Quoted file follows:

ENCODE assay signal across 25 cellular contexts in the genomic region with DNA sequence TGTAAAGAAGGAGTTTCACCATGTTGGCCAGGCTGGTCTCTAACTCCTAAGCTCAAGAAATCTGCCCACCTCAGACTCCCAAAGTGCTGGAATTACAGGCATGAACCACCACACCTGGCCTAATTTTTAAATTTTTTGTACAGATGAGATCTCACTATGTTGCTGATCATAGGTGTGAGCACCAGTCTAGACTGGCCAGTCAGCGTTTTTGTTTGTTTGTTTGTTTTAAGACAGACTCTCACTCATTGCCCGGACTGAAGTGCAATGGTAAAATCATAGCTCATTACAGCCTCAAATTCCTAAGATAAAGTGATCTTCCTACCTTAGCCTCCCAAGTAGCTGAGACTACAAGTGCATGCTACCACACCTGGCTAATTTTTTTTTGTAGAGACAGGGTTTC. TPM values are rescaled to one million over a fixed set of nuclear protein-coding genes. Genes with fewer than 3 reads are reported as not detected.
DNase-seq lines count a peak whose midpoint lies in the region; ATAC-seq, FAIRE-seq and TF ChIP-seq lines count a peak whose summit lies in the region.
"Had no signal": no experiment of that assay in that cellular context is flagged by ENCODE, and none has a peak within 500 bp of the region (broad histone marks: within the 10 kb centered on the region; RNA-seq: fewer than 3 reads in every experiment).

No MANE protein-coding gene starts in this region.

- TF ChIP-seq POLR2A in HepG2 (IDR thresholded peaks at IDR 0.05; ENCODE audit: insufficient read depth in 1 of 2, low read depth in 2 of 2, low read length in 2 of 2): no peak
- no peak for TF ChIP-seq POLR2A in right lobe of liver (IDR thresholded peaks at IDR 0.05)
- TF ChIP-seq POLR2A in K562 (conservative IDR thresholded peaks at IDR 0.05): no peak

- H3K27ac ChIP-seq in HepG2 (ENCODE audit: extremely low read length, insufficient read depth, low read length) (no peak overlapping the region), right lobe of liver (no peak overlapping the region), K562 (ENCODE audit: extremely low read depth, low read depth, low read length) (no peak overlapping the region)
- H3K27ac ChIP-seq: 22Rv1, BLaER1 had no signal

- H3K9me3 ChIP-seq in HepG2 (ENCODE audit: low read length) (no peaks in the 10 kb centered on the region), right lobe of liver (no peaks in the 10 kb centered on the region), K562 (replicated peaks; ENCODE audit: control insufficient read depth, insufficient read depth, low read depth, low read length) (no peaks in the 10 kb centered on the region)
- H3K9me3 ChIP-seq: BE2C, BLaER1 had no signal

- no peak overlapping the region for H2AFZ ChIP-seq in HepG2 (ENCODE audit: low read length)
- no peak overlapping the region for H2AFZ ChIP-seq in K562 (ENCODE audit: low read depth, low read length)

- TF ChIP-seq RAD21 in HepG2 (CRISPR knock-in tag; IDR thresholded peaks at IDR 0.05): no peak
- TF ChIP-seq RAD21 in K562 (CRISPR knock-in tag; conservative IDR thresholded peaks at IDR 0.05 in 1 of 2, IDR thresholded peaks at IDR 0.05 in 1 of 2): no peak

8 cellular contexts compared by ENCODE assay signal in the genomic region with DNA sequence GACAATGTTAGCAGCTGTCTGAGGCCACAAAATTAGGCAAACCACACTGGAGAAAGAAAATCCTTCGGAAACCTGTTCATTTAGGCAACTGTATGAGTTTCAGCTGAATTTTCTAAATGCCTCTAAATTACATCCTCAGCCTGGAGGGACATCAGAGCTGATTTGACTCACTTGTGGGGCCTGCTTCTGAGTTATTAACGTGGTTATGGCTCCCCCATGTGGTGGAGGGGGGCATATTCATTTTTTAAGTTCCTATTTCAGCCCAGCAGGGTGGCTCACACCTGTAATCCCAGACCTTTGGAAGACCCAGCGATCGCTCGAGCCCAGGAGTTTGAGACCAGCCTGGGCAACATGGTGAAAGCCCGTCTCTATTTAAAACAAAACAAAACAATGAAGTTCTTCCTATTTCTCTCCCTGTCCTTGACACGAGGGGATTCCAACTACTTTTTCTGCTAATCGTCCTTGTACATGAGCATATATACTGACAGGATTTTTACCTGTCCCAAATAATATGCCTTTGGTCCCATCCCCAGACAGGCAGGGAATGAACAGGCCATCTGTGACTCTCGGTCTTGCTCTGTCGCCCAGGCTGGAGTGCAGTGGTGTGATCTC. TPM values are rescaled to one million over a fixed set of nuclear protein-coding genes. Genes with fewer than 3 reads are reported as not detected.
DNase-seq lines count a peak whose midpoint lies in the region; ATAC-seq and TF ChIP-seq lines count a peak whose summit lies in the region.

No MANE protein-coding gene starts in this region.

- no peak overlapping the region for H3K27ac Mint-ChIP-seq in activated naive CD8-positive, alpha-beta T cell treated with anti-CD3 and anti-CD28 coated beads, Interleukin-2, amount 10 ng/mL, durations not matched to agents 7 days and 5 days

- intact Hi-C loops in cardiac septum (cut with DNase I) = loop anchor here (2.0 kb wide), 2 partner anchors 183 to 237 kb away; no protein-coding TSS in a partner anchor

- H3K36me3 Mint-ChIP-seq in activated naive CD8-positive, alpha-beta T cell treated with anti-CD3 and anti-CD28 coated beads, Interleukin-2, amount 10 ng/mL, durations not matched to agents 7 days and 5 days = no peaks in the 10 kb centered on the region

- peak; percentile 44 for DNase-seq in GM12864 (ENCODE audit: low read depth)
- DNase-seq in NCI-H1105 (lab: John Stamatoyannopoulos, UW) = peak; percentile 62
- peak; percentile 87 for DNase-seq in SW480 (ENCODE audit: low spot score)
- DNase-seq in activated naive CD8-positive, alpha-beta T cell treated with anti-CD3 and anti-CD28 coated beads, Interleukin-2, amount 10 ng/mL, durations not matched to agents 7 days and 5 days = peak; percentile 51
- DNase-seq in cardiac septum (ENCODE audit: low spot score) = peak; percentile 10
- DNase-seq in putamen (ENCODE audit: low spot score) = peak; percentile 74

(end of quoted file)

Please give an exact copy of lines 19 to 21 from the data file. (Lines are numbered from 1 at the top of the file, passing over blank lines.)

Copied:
- no peak overlapping the region for H3K27ac Mint-ChIP-seq in activated naive CD8-positive, alpha-beta T cell treated with anti-CD3 and anti-CD28 coated beads, Interleukin-2, amount 10 ng/mL, durations not matched to agents 7 days and 5 days

- intact Hi-C loops in cardiac septum (cut with DNase I) = loop anchor here (2.0 kb wide), 2 partner anchors 183 to 237 kb away; no protein-coding TSS in a partner anchor

- H3K36me3 Mint-ChIP-seq in activated naive CD8-positive, alpha-beta T cell treated with anti-CD3 and anti-CD28 coated beads, Interleukin-2, amount 10 ng/mL, durations not matched to agents 7 days and 5 days = no peaks in the 10 kb centered on the region